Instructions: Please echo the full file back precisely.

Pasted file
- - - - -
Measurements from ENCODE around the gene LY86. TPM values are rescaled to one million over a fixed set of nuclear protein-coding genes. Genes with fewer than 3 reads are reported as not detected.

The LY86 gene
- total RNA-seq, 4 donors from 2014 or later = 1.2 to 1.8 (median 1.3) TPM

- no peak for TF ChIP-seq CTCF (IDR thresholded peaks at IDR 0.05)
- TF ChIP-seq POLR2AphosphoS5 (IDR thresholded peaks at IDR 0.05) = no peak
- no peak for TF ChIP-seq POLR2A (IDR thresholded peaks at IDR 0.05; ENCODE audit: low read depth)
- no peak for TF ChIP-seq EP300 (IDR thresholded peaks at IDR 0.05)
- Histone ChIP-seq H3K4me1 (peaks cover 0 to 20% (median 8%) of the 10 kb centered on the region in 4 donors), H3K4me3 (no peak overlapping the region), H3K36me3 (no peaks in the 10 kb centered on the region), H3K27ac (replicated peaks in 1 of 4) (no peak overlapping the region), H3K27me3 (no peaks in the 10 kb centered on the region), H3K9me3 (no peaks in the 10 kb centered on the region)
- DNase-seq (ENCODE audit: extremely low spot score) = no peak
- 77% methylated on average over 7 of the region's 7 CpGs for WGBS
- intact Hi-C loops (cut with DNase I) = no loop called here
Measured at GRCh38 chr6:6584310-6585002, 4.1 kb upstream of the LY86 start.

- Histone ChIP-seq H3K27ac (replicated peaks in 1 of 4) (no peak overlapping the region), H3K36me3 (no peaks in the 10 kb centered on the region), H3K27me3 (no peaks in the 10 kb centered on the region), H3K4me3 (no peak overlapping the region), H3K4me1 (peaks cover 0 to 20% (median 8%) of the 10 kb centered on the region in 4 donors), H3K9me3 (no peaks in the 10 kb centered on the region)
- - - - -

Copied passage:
Measurements from ENCODE around the gene LY86. TPM values are rescaled to one million over a fixed set of nuclear protein-coding genes. Genes with fewer than 3 reads are reported as not detected.

The LY86 gene
- total RNA-seq, 4 donors from 2014 or later = 1.2 to 1.8 (median 1.3) TPM

- no peak for TF ChIP-seq CTCF (IDR thresholded peaks at IDR 0.05)
- TF ChIP-seq POLR2AphosphoS5 (IDR thresholded peaks at IDR 0.05) = no peak
- no peak for TF ChIP-seq POLR2A (IDR thresholded peaks at IDR 0.05; ENCODE audit: low read depth)
- no peak for TF ChIP-seq EP300 (IDR thresholded peaks at IDR 0.05)
- Histone ChIP-seq H3K4me1 (peaks cover 0 to 20% (median 8%) of the 10 kb centered on the region in 4 donors), H3K4me3 (no peak overlapping the region), H3K36me3 (no peaks in the 10 kb centered on the region), H3K27ac (replicated peaks in 1 of 4) (no peak overlapping the region), H3K27me3 (no peaks in the 10 kb centered on the region), H3K9me3 (no peaks in the 10 kb centered on the region)
- DNase-seq (ENCODE audit: extremely low spot score) = no peak
- 77% methylated on average over 7 of the region's 7 CpGs for WGBS
- intact Hi-C loops (cut with DNase I) = no loop called here
Measured at GRCh38 chr6:6584310-6585002, 4.1 kb upstream of the LY86 start.

- Histone ChIP-seq H3K27ac (replicated peaks in 1 of 4) (no peak overlapping the region), H3K36me3 (no peaks in the 10 kb centered on the region), H3K27me3 (no peaks in the 10 kb centered on the region), H3K4me3 (no peak overlapping the region), H3K4me1 (peaks cover 0 to 20% (median 8%) of the 10 kb centered on the region in 4 donors), H3K9me3 (no peaks in the 10 kb centered on the region)